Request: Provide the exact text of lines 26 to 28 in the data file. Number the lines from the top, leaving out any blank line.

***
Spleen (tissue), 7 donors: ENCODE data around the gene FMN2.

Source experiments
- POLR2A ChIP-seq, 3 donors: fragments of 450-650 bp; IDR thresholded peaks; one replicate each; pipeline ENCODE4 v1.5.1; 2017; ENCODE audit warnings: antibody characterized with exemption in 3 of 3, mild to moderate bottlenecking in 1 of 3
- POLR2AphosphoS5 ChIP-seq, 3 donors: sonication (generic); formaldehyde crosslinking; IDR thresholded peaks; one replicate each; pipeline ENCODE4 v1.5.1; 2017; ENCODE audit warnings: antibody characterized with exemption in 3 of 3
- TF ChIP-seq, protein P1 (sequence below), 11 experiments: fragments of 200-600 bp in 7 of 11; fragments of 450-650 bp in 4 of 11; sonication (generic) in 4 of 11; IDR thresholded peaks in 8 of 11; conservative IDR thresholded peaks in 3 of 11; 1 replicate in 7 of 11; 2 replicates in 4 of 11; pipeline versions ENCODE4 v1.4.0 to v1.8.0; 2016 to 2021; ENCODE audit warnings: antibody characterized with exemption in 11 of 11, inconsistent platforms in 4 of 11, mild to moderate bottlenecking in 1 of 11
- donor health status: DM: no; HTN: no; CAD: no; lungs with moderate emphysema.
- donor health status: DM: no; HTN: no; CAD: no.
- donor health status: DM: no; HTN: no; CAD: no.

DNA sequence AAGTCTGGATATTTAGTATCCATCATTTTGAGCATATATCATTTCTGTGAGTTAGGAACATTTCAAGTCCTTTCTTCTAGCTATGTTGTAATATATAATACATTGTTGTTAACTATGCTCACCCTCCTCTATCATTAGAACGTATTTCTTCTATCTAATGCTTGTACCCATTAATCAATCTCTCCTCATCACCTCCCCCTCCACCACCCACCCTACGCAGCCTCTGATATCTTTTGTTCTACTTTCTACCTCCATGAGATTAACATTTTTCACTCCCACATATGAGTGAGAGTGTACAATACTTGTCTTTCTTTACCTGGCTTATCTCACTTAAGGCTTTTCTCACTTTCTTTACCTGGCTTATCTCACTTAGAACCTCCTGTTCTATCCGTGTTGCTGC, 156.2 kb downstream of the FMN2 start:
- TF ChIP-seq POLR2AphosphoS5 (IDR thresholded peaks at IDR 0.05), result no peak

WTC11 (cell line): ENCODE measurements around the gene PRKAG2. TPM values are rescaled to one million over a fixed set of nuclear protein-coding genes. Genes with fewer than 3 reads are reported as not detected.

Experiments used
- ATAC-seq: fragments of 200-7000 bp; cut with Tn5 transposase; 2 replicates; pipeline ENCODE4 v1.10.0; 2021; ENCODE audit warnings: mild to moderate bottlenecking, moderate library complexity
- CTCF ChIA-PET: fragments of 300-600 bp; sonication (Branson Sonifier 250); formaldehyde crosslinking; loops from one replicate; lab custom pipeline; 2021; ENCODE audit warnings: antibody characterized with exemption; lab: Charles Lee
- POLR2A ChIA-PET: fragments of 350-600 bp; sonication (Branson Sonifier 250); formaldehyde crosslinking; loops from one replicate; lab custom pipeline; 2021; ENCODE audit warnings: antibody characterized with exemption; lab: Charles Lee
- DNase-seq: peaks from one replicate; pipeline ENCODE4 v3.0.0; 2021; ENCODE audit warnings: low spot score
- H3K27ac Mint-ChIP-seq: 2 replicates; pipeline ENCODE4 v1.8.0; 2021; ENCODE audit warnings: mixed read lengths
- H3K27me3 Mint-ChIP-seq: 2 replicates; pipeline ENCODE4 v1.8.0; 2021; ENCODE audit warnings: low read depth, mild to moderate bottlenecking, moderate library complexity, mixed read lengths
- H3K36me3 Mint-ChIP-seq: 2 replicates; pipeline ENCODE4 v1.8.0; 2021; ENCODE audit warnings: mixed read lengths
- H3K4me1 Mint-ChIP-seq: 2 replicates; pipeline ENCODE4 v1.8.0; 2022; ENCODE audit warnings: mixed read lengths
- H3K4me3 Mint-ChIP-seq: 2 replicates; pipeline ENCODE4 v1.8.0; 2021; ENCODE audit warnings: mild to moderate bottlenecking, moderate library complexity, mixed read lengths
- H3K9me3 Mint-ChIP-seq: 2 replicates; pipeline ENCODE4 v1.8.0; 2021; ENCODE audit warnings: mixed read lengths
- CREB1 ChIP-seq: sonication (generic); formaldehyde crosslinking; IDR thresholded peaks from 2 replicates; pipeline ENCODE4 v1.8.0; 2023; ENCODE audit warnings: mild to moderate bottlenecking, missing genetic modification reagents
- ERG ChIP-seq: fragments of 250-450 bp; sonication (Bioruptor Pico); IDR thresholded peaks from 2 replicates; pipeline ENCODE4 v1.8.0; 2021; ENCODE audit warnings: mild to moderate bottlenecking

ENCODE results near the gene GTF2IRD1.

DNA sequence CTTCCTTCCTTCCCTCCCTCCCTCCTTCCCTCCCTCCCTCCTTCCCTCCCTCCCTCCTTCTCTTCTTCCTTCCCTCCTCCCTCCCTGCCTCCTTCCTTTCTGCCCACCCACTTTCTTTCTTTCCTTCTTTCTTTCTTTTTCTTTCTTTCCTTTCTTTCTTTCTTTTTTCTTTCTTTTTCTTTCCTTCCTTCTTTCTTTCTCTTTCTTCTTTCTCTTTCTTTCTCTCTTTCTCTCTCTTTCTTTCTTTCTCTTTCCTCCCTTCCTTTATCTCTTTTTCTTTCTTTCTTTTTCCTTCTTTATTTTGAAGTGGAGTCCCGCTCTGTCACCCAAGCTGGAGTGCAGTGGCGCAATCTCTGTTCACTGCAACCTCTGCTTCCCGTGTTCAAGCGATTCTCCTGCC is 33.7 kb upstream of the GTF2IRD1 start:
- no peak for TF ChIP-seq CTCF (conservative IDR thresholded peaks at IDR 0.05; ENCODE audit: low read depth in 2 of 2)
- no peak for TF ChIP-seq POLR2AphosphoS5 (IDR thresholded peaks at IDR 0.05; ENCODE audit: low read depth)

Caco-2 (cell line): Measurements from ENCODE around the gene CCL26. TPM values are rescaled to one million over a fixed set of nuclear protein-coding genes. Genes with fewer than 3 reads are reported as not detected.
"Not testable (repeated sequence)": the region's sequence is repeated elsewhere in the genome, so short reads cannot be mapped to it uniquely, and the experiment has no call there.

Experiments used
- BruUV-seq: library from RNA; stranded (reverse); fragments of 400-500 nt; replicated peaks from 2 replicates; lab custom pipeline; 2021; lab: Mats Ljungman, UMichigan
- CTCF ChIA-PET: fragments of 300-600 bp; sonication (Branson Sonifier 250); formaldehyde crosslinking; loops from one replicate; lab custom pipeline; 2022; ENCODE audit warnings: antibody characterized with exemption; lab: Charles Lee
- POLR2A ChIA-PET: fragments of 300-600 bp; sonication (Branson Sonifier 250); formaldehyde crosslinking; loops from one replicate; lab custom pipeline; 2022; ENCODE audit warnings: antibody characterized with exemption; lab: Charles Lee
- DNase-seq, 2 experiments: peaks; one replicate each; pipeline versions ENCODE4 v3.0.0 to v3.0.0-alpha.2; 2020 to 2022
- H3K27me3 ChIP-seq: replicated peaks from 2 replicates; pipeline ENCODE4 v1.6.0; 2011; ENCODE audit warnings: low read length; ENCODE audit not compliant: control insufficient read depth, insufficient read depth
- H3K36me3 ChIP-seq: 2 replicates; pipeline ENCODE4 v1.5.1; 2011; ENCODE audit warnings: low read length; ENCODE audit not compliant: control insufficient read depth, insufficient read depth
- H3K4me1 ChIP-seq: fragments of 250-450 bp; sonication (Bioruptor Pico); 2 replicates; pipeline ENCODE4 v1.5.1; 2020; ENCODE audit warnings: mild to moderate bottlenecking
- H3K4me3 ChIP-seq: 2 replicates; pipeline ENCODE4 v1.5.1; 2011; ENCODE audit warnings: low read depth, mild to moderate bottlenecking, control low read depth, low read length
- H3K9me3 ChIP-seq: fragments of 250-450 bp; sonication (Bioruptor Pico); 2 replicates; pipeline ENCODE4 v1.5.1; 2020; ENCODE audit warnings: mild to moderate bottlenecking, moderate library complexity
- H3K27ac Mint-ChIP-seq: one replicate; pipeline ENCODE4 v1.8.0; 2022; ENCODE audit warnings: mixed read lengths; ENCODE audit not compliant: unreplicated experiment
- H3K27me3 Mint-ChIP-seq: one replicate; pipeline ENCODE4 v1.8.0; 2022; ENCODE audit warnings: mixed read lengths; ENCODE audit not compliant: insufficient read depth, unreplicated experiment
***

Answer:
DNA sequence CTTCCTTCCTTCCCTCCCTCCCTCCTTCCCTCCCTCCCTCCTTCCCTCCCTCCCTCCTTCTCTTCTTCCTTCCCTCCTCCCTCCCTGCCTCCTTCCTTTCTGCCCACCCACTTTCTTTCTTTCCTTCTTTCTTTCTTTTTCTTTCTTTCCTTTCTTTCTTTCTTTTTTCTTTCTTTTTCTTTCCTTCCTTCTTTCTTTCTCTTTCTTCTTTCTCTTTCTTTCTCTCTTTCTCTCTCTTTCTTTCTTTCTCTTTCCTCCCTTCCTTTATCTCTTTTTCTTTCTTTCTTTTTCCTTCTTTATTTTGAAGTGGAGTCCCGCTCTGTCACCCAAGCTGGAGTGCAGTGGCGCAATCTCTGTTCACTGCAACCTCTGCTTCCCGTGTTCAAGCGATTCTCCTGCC is 33.7 kb upstream of the GTF2IRD1 start:
- no peak for TF ChIP-seq CTCF (conservative IDR thresholded peaks at IDR 0.05; ENCODE audit: low read depth in 2 of 2)
- no peak for TF ChIP-seq POLR2AphosphoS5 (IDR thresholded peaks at IDR 0.05; ENCODE audit: low read depth)